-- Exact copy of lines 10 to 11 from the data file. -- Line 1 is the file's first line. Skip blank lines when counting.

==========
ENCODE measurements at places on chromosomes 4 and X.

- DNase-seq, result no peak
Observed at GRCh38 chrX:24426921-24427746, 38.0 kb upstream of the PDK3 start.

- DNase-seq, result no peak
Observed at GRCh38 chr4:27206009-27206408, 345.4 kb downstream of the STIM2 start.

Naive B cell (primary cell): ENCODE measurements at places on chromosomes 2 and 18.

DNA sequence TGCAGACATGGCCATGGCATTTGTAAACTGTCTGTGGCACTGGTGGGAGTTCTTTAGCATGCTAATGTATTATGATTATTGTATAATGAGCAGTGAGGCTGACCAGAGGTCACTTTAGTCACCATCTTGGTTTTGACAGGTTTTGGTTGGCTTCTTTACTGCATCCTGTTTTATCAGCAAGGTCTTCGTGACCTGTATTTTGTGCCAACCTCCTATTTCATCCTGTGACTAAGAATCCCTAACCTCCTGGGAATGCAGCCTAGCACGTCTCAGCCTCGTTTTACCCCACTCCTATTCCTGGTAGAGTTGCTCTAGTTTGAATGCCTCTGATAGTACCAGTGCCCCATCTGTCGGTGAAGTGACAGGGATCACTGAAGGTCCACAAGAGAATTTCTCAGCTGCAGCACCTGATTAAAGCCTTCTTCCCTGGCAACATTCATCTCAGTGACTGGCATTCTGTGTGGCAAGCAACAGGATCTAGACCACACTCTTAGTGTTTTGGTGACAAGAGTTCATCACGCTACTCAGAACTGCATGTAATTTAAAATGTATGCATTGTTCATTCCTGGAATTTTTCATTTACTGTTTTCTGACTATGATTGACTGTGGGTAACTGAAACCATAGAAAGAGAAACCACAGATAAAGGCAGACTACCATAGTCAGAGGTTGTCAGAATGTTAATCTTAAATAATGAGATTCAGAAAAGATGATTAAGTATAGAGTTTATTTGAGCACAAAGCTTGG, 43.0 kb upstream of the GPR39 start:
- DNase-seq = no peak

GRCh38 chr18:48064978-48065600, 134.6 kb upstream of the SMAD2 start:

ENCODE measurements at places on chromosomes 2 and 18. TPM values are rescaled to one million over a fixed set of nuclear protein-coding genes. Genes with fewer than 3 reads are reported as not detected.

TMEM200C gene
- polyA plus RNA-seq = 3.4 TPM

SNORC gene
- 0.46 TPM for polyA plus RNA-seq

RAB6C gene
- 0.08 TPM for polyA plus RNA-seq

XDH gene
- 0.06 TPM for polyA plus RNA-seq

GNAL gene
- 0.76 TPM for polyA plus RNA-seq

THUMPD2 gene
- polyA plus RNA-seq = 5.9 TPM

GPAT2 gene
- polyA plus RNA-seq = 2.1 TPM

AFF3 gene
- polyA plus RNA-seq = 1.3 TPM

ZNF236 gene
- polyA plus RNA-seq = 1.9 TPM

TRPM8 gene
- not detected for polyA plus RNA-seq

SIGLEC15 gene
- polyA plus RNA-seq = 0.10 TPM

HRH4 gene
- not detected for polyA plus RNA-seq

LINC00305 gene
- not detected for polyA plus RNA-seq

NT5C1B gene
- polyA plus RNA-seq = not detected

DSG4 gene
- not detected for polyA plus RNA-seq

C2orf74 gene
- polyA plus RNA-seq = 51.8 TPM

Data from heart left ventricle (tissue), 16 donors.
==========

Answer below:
ENCODE measurements at places on chromosomes 2 and 18. TPM values are rescaled to one million over a fixed set of nuclear protein-coding genes. Genes with fewer than 3 reads are reported as not detected.

TMEM200C gene